Aligarh 2016 movie review starring Manoj Bajpai

Hansal Mehta’s tryst with transformative moot-points continues with his new movie Aligarh. Basically the movie is a real-life portrayal of Professor Shrinivas Ramchandra Siras of the Aligarh Muslim University, who was suspended for having a consensual intercourse with a rickshaw-puller in the confines of his house. Though Allahabad High Court gave a verdict in his favour, he was found dead in his house days after.

Played by Manoj Bajpai, the real story behind the enigma around Prof Siras is uncovered by a journalist Deepu Sebastian(essayed by Rajkummar Rao). The movie stands for every positive concept that an equal just society must uphold: equality, human rights, justice and right to privacy – all in equal measure.

Prof Siras lives his lonely life, accompanied by Lata Mangeshkar songs and whiskey by his side and nothing extraordinary or awkward, as attached to a homosexual. His privacy and normal life is disrupted when media over-reacts on his private affairs. Aligarh university suspends him for his sexual orientation, disregarding his individual privacy.

One of the iconic dialogues which simply summarizes the essence of the movie is:“Kavita shabdo ke beech ki khamoshi mein hoti hai, har koi umr aur paristhiti ke hisaab se uska matlab nikalta hai. (Poetry lies in the silence interspersed between words, its meaning is though derived according to the age and circumstances one is in), says Siras.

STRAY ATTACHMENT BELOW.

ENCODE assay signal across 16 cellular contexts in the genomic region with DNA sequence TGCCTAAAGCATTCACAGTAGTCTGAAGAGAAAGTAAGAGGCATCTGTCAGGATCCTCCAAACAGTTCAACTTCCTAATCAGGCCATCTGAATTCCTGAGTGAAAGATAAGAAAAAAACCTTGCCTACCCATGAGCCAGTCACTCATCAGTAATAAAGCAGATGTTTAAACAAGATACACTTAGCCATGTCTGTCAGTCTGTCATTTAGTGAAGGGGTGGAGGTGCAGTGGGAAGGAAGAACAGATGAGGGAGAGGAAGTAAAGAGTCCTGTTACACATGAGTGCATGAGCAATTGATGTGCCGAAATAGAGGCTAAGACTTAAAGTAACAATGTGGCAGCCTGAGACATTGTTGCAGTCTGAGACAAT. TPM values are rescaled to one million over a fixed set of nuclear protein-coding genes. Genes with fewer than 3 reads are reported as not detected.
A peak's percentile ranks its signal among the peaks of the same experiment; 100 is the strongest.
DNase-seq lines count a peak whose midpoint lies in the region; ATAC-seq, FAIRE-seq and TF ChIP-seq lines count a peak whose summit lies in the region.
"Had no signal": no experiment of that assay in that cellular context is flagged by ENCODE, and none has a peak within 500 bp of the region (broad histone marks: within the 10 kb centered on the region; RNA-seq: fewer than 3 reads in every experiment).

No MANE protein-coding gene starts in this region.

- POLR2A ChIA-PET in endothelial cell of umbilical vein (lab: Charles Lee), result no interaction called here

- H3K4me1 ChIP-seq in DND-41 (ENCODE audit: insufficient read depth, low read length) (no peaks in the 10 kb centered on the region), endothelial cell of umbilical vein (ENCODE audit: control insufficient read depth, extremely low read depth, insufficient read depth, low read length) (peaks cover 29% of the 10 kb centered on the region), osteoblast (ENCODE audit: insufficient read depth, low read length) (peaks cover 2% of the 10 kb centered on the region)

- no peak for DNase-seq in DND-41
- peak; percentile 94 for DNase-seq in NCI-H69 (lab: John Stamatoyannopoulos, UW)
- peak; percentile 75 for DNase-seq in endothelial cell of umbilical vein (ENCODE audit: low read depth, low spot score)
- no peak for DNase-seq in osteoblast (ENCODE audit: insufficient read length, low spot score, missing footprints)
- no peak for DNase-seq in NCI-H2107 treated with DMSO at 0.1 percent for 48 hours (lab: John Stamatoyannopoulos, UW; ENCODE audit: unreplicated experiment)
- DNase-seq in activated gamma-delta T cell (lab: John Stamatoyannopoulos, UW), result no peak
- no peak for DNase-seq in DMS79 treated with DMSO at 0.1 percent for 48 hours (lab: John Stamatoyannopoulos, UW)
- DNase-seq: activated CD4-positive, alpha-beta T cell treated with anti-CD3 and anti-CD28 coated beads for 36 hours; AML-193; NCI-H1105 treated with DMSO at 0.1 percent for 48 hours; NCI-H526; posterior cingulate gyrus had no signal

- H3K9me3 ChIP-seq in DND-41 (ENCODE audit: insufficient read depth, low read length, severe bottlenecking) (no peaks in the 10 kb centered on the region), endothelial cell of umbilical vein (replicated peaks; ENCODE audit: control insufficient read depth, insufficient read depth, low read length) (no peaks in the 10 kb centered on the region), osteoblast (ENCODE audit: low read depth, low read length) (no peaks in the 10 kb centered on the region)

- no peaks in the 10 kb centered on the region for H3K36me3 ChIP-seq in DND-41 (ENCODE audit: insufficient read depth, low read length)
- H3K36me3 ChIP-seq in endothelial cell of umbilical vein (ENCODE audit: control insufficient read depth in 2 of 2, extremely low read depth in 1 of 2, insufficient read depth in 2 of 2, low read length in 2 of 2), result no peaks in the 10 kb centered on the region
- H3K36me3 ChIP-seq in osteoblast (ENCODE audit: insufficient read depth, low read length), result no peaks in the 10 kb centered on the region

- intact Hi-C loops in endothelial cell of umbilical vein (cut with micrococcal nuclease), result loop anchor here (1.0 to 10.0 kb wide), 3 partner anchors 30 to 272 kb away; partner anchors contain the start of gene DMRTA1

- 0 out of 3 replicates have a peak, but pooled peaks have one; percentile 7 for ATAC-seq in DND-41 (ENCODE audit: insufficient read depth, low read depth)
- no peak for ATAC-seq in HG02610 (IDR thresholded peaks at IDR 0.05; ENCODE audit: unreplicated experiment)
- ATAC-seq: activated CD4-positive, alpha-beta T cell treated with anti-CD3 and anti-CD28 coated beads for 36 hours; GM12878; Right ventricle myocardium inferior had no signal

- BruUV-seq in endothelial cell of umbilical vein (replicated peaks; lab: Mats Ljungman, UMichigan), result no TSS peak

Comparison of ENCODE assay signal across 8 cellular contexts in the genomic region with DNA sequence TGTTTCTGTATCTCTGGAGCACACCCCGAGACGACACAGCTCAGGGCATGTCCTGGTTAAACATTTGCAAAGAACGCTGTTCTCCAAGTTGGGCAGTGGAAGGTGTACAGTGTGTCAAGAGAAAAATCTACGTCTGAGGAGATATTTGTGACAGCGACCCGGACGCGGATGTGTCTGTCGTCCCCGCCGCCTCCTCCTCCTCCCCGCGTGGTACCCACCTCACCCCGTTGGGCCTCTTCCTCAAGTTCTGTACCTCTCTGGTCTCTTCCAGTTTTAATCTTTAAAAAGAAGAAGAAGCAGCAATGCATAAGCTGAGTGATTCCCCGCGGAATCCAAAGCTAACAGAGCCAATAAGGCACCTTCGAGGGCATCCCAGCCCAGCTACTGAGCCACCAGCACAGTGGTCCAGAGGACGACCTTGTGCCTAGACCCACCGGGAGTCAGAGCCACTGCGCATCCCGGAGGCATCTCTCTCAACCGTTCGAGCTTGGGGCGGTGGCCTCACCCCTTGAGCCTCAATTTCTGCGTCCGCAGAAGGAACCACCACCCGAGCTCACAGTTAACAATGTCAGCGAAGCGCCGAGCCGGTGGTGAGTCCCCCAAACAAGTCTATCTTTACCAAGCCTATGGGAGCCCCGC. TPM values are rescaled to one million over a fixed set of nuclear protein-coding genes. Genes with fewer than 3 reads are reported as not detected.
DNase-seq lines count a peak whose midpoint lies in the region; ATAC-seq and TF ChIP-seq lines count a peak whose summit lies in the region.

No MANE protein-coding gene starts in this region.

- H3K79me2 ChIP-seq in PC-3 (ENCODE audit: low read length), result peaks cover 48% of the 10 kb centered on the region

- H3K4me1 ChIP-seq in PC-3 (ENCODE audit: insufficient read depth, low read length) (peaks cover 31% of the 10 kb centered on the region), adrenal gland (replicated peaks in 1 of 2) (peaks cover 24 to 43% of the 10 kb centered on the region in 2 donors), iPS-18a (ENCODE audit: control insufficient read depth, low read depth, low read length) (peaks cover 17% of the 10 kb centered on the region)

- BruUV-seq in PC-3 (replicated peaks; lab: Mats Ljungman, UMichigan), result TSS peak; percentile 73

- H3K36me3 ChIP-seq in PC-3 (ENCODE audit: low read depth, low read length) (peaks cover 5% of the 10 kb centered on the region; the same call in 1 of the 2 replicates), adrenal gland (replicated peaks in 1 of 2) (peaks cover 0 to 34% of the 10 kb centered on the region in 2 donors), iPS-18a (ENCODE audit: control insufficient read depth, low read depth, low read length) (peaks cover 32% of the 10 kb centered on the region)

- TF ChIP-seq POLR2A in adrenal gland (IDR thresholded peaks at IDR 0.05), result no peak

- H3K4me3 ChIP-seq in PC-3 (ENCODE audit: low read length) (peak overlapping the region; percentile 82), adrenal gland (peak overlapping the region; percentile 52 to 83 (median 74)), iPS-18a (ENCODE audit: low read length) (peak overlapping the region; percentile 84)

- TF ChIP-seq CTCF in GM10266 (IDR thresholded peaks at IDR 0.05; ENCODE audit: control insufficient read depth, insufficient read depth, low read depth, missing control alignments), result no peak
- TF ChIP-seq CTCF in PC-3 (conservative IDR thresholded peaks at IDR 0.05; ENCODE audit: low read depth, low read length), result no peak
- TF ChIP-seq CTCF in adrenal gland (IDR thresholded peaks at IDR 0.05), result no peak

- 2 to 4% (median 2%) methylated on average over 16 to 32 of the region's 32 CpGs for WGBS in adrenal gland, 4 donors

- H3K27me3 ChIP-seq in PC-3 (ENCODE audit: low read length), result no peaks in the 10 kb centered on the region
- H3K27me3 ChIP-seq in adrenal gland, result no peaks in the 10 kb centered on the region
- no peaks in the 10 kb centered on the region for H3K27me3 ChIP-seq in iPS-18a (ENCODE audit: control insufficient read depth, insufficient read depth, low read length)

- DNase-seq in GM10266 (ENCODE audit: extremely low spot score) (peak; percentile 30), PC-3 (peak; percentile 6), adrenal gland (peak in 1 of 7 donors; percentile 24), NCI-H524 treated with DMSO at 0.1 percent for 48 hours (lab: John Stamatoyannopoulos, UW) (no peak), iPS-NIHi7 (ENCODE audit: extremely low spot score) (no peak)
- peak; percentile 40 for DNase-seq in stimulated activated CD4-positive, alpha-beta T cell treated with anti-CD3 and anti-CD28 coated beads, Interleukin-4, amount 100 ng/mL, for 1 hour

The core message from the movie is unequivocally pronounced: Every person, irrespective of his sexual orientation has equal sexual rights and freedom to express love.

Refreshingly, the movie has its lighter moments and keeps the audience engaged. Ashish Vidyarthi, who plays Siras lawyer does enough justice to his role. The movie is lifted by its sheer acting prowess of Bajpai and Rao.

The agony of failure, the warmth of a listening partner, a powerful social commentary on the existing prejudices and a tragedy of harrowing scale unravels before viewers with unscathed truthfulness.

The contrasting setup for Siras – gloomy and uncertain of future and that of Deepu – enthusiastic, rookie journo seeking details on the case – is a contrast that audience will relate to, along with the well-meant pauses in the movie’s dialogues which are blend beautifully in the melancholy and solitude which this movie seeks to portray with regards to Siras’ life.

All in all, a realistic movie made with an appeal for the greater society for giving the due to all queers so that everyone is able to lead his life as he wants in his private affairs. This unsettling movie is a must watch for the sensitivity is lends to a burning topic of contemporary India.